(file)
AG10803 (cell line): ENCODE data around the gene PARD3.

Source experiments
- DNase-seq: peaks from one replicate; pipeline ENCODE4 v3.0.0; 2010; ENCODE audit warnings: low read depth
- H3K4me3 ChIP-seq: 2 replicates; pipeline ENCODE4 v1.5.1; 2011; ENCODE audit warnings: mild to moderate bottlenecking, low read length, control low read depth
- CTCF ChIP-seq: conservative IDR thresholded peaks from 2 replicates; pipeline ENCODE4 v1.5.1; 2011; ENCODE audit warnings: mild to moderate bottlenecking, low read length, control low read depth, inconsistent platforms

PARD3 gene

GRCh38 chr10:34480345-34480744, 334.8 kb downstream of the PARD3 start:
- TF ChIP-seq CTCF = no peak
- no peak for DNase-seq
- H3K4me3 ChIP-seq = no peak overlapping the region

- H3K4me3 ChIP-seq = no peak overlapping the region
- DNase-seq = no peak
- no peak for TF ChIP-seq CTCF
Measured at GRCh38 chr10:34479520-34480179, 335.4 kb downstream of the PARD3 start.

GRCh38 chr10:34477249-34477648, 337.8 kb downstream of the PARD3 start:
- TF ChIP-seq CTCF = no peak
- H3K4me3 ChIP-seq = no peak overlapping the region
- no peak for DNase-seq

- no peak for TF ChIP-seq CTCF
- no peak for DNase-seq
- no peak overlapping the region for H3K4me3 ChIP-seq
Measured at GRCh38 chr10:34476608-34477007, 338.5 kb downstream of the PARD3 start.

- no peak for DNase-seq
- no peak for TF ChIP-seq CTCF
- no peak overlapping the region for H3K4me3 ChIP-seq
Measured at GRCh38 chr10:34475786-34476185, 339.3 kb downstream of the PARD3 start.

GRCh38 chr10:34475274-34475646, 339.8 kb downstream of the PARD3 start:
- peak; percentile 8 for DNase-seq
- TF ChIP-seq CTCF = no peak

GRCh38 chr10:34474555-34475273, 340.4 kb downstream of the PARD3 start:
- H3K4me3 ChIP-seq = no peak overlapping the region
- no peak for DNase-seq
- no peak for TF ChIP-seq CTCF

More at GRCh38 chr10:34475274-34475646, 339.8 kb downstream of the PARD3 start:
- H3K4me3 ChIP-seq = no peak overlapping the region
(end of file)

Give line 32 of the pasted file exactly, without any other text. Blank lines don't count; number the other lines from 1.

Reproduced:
- no peak for DNase-seq